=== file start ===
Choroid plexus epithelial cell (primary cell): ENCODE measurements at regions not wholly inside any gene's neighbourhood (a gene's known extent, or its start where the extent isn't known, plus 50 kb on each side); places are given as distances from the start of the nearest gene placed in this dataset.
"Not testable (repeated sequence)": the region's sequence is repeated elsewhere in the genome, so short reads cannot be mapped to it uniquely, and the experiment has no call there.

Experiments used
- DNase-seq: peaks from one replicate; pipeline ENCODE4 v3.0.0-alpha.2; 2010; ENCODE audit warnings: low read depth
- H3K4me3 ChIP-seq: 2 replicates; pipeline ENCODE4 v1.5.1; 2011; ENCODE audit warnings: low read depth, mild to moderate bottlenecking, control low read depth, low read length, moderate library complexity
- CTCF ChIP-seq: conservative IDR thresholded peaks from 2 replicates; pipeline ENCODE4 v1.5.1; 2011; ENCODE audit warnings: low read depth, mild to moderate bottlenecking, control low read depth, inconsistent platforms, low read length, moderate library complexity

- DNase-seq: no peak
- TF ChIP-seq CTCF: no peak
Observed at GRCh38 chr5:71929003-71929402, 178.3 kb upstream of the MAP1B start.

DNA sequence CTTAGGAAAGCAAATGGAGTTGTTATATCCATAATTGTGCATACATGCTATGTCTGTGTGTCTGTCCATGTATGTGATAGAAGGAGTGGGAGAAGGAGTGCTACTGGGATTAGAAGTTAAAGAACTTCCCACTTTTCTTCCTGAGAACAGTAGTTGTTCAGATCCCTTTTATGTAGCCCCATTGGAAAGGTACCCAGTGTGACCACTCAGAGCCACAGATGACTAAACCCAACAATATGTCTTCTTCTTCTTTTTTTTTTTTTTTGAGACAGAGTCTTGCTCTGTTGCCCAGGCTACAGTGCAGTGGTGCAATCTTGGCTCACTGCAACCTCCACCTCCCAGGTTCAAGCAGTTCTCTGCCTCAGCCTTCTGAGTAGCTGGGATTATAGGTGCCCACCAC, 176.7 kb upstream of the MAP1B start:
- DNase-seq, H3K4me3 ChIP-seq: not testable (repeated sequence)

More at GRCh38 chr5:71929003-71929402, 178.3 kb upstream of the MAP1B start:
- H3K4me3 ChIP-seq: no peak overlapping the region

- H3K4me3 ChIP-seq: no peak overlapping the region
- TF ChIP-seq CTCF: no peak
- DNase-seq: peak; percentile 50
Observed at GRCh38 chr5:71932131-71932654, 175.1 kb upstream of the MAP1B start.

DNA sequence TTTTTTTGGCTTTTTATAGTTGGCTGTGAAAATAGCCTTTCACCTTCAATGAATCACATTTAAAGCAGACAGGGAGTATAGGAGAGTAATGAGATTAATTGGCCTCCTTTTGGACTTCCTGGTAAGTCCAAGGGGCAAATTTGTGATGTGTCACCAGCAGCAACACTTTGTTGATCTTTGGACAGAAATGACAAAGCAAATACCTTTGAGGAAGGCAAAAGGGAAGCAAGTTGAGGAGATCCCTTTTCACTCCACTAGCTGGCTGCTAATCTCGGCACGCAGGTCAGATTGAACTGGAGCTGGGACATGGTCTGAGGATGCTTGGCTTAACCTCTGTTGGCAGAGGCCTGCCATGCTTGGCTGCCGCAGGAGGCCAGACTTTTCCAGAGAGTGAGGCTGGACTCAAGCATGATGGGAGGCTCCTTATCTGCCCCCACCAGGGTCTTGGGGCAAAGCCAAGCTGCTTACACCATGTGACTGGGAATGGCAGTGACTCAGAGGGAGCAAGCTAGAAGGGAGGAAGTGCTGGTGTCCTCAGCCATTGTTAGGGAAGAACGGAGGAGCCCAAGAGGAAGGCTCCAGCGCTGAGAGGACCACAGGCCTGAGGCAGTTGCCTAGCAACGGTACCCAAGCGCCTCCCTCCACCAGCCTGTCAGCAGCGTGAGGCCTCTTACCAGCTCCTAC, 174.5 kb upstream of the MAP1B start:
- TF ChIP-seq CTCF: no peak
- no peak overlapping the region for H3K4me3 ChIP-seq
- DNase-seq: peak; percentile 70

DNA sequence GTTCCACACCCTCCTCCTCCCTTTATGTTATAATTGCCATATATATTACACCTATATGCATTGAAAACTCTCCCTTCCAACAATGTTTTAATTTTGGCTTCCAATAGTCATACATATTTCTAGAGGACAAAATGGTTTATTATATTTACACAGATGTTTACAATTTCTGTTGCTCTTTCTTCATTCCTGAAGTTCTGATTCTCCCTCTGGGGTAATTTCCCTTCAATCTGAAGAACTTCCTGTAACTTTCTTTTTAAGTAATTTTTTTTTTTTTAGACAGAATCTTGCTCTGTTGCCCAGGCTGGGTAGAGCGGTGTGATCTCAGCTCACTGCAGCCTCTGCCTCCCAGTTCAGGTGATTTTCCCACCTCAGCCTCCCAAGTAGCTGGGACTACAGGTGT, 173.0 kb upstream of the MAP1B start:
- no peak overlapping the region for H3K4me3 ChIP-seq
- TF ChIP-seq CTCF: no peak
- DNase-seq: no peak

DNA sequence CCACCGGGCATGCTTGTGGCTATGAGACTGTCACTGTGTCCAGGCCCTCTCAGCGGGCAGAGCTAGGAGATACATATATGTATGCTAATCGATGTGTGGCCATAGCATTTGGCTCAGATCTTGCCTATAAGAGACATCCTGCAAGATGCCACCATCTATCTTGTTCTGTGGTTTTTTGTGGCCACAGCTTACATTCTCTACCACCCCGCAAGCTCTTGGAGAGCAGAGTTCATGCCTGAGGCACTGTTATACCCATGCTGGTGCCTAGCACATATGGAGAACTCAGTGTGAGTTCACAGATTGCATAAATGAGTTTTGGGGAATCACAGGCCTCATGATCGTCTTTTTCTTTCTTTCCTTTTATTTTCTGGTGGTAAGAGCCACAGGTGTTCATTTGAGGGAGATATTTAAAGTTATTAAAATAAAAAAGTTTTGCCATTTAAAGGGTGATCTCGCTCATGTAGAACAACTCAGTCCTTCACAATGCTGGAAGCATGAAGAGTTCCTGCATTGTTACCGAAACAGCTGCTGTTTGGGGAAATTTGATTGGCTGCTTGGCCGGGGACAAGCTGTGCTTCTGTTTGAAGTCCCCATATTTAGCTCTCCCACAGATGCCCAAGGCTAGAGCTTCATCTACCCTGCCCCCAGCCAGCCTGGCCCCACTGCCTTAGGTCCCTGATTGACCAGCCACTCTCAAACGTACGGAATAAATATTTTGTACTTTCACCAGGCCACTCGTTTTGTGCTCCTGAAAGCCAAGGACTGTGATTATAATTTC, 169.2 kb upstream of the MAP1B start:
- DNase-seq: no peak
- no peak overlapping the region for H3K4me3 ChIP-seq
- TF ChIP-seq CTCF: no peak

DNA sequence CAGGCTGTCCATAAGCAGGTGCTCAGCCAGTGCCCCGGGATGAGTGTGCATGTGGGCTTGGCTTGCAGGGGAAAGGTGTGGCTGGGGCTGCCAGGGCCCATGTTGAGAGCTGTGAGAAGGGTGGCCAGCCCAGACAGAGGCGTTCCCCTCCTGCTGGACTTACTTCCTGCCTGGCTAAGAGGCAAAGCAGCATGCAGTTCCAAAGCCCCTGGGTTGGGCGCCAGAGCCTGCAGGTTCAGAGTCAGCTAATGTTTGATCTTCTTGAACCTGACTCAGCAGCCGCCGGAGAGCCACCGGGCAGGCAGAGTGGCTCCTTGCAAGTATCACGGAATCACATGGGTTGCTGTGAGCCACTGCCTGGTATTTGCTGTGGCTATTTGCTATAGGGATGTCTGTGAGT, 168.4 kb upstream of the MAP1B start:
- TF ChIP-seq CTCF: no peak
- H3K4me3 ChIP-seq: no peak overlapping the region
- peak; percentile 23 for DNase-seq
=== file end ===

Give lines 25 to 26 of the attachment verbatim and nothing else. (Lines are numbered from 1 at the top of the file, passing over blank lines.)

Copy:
- DNase-seq: no peak

DNA sequence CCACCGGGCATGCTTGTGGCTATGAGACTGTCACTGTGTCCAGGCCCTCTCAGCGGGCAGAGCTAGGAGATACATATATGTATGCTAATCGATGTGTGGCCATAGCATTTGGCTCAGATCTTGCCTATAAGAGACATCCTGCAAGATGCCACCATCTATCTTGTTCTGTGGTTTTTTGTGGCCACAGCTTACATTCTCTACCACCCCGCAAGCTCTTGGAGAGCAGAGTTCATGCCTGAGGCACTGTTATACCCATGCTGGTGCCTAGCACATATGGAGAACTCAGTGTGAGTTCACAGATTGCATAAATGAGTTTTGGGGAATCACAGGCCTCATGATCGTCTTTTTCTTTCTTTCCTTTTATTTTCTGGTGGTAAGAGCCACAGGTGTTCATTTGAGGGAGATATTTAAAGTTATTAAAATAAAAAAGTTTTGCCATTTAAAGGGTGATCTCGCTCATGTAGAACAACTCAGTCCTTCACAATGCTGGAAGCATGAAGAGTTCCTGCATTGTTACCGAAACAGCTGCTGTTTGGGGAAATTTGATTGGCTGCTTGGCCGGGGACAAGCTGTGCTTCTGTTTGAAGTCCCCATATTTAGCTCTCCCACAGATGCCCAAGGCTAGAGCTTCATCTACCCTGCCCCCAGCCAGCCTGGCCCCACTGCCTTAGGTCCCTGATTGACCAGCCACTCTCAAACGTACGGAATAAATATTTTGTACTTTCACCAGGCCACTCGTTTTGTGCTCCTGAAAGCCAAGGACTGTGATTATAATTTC, 169.2 kb upstream of the MAP1B start: